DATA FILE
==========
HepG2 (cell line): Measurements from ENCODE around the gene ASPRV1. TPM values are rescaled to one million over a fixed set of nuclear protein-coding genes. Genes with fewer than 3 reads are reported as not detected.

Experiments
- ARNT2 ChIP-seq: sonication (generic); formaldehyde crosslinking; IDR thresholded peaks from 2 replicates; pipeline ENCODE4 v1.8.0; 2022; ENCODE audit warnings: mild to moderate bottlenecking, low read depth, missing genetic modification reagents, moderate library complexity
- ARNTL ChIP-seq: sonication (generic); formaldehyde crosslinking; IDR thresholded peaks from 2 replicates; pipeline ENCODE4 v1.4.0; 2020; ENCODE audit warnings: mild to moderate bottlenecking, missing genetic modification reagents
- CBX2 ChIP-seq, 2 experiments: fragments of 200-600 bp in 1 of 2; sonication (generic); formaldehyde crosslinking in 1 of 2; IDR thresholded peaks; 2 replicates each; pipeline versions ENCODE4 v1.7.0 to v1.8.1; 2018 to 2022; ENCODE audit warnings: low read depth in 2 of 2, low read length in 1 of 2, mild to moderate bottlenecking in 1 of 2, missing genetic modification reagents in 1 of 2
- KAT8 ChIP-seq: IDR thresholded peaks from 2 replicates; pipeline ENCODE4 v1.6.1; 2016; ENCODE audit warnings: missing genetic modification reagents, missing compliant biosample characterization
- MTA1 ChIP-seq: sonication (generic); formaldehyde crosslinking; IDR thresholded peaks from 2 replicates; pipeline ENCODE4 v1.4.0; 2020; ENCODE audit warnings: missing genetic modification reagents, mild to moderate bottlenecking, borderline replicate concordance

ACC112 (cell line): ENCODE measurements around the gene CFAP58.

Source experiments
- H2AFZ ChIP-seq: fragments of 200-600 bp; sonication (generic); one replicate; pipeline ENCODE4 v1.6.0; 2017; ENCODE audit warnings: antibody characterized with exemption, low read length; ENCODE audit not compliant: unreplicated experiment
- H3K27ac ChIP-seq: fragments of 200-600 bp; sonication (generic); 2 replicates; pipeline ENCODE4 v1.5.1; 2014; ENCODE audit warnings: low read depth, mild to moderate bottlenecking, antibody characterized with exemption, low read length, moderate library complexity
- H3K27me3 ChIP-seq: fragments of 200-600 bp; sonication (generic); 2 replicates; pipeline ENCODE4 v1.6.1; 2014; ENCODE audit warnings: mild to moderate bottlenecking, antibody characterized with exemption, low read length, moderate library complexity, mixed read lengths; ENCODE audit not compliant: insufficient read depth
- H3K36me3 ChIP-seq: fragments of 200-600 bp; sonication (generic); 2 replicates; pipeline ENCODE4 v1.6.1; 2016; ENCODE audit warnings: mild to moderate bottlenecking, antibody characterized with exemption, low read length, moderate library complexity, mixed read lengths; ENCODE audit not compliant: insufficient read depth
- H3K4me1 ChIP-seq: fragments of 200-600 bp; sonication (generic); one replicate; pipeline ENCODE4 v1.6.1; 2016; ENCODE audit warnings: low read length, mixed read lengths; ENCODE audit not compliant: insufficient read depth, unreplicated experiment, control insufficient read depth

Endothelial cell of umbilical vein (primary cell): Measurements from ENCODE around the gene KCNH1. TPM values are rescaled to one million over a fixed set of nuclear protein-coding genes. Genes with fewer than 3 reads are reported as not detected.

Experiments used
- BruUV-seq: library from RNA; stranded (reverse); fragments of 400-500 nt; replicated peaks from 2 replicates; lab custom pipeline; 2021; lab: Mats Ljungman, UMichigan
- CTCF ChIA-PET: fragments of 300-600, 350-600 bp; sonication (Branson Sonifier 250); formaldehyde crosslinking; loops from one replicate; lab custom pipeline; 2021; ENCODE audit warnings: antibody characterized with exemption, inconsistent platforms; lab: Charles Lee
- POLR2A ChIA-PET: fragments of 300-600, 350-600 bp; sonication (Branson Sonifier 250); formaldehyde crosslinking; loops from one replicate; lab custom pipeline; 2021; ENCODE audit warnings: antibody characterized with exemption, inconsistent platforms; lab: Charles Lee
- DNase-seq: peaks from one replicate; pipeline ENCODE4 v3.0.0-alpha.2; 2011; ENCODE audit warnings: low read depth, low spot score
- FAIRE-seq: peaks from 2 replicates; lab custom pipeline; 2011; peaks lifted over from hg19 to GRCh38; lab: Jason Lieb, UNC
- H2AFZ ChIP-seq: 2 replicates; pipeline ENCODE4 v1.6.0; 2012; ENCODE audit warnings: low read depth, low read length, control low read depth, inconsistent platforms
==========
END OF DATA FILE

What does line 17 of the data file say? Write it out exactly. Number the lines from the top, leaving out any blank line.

- BruUV-seq: library from RNA; stranded (reverse); fragments of 400-500 nt; replicated peaks from 2 replicates; lab custom pipeline; 2021; lab: Mats Ljungman, UMichigan